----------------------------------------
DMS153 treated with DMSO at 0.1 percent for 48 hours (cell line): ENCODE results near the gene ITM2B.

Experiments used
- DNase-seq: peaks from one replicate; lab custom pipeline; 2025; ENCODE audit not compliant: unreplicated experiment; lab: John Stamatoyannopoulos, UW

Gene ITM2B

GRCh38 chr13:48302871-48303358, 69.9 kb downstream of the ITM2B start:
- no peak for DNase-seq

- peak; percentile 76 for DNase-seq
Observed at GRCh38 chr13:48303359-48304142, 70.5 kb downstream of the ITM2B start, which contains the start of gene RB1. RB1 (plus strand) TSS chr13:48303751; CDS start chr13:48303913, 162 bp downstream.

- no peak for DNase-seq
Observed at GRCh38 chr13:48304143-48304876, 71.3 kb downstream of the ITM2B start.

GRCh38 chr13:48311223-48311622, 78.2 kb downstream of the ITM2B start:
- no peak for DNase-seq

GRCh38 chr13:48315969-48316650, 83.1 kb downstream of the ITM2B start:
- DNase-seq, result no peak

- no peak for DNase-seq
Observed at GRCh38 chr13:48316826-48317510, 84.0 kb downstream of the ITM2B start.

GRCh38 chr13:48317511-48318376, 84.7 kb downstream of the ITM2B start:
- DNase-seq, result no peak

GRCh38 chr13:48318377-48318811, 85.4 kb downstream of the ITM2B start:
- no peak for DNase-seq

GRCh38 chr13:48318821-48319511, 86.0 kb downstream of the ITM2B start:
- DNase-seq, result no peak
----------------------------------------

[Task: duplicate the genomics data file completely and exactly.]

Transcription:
DMS153 treated with DMSO at 0.1 percent for 48 hours (cell line): ENCODE results near the gene ITM2B.

Experiments used
- DNase-seq: peaks from one replicate; lab custom pipeline; 2025; ENCODE audit not compliant: unreplicated experiment; lab: John Stamatoyannopoulos, UW

Gene ITM2B

GRCh38 chr13:48302871-48303358, 69.9 kb downstream of the ITM2B start:
- no peak for DNase-seq

- peak; percentile 76 for DNase-seq
Observed at GRCh38 chr13:48303359-48304142, 70.5 kb downstream of the ITM2B start, which contains the start of gene RB1. RB1 (plus strand) TSS chr13:48303751; CDS start chr13:48303913, 162 bp downstream.

- no peak for DNase-seq
Observed at GRCh38 chr13:48304143-48304876, 71.3 kb downstream of the ITM2B start.

GRCh38 chr13:48311223-48311622, 78.2 kb downstream of the ITM2B start:
- no peak for DNase-seq

GRCh38 chr13:48315969-48316650, 83.1 kb downstream of the ITM2B start:
- DNase-seq, result no peak

- no peak for DNase-seq
Observed at GRCh38 chr13:48316826-48317510, 84.0 kb downstream of the ITM2B start.

GRCh38 chr13:48317511-48318376, 84.7 kb downstream of the ITM2B start:
- DNase-seq, result no peak

GRCh38 chr13:48318377-48318811, 85.4 kb downstream of the ITM2B start:
- no peak for DNase-seq

GRCh38 chr13:48318821-48319511, 86.0 kb downstream of the ITM2B start:
- DNase-seq, result no peak